History was about to be made: the Hokies were about to win their first-ever
road game over a #1 team.
But then Sean Dockery hit that 45-footer, and
Coleman Collins was crying on ESPN, and Duke won 77-75, and yes, this small
print is intentional, and yes, I’m trying to hurry through this part of the
In retrospect, Virginia Tech never recovered from that loss to Duke. Six
weeks later, in mid-January, Mike Harris asked me on his Techbeat radio show,
"Do you think that loss still affects this team?" I answered,
"Mike, I can’t speak for the team, but that game was six weeks ago, and I
still think about it every day. Every day."
Just two weeks later, though, playing Stanford in Las Vegas at 12:30 a.m.
Eastern time, the Hokies played a tough, gritty game and downed the Cardinal
59-52, to go to 8-3 on the season. The Hokies then beat William & Mary, lost
a tough road game to ODU, and hammered JMU to get to 10-4, just as the ACC
conference schedule was getting ready to start.
Tech had gone 10-3 out of conference, the best regular-season OOC record they
had fashioned since the 1995-96 team went 9-1 out of conference. If the Hokies
could duplicate last year’s 8-8 ACC record, they would be 18-11, in prime
position for an NCAA berth.
We know that it didn’t work out that way. Whereas last year’s Hokies went 4-1
in games decided at the buzzer, this year’s Hokies turned losing close games
into an art form. You could say they had it down pat. In ACC play, the Hokies
went 3-9 in games decided by six points or less. Tech started off horribly in
the league, losing their first six games by an average of 6.3 points, including
heartbreakers to Duke (77-75), UNC (64-61), and Virginia (54-49).
Those six ACC losses dropped the Hokies to 10-9. On January 26th, the Hokies
hit rock bottom, when Duke came into Cassell and beat Tech 80-67 in a game the
Blue Devils controlled from start to finish. Late in the game, Deron Washington
kicked Duke’s Lee Melchionni as the two extracted themselves from a pile-up.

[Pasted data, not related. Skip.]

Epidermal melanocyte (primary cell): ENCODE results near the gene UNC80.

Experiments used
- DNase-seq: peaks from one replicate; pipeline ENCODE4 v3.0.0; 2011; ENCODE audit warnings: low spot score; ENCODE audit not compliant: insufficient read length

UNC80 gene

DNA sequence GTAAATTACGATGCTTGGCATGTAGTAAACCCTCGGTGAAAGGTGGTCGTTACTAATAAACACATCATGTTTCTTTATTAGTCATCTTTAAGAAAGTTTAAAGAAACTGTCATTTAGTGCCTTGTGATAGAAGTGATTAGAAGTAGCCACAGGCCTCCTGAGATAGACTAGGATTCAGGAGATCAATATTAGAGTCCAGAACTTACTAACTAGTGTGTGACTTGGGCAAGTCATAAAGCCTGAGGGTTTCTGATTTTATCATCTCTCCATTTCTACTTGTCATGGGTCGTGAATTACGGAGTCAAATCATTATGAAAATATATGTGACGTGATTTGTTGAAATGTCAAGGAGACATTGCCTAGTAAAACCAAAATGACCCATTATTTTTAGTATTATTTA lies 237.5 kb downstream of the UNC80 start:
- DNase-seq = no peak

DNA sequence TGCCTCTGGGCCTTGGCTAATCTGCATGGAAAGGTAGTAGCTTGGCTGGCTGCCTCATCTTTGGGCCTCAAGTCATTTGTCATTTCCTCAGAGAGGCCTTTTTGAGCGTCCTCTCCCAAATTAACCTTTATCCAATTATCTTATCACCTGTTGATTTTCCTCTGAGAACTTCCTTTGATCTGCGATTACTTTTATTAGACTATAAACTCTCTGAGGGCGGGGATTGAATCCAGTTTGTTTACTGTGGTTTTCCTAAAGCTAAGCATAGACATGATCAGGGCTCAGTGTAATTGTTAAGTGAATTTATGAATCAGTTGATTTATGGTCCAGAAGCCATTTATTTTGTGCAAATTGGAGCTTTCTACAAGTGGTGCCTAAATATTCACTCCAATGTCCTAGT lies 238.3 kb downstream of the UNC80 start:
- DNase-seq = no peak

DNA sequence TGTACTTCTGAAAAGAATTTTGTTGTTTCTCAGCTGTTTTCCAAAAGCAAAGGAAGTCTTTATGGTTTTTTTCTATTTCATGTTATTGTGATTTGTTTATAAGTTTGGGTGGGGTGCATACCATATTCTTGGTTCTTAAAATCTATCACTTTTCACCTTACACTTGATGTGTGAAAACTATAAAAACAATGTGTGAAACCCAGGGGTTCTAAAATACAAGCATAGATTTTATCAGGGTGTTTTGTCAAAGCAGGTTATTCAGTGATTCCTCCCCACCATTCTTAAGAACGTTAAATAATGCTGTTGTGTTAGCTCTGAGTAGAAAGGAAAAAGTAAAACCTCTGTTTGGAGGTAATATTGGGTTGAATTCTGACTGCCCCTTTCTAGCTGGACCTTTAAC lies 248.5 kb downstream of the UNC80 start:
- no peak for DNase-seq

ESPN jumped on the kick, which one TSL message board poster cleverly described
as "intentionally negligent," and Dick Vitale pooh-poohed it and shook
his finger and clucked his tongue repeatedly.
Stinging from the Marcus Vick stomp, Tech’s administration reacted quickly
and suspended Washington for the next game, a road trip to Wake Forest. At the
same time, Coleman Collins departed Blacksburg for Georgia, where his father was
not expected to live through the weekend.
Thus the Hokies went to Winston-Salem more shorthanded than ever, with
Collins and Washington out, and Diakite and Vassallo starting. Guarding Wake’s
monster center, Eric Williams (6-9, 280) with walk-on Chris Tucker and a ragtag
band of helpers, the Hokies pulled off an improbable 76-70 victory. Vassallo,
who was averaging 10 minutes and 4.2 points a game coming in, blew up on the
Deacons, scoring 29 points. That was the most by a Tech freshman since Dell
Curry 20 years earlier.
The Hokies used that win as a springboard to win two out of their next three
games, beating GT at home by one, losing by one to #15 ranked Boston College,
and defeating Clemson in overtime.
Tech crawled out of the ACC cellar with a 13-10 record (3-7 in the ACC), and
NIT dreams danced in their heads. But the OT win at Clemson was Tech’s last
hurrah, as the Hokies faltered down the stretch, losing six out of their last
seven to finish at 14-16 (4-12 regular season ACC).
Under the Hood
Observing the season, it appeared that Jamon Gordon elevated his game from
this year to last year, and that Zabian Dowdell and Coleman Collins slipped. The
statistics don’t really match that impression.
Let’s take a look at Tech’s four returning starters – Jamon Gordon, Zabian
Dowdell, Deron Washington, and Coleman Collins – and see who improved from
last year to this year, and who didn’t.
All four returning starters for the Hokies improved their scoring and rebounding
statistics, with the exception of Collins slipping slightly in rebounds. On the
surface, that’s good, but there’s a story within the statistics that helps
explain why the Hokies didn’t fare as well in ACC play this year.
Dowdell’s shooting percentages dropped from last year, especially his
three-point percentage. Dowdell took 151 three-pointers this year, making 54
(35.8%). If Dowdell had shot 42.3%, like he did last year, he would have made 64
three-pointers, instead of just 54. Those ten extra three-pointers would have
come in handy: one more against Bowling Green, two missed game-winners against
Boston College, one more at Duke, two more against Old Dominion, two more
against Virginia in Cassell, and one more against Virginia in Charlottesville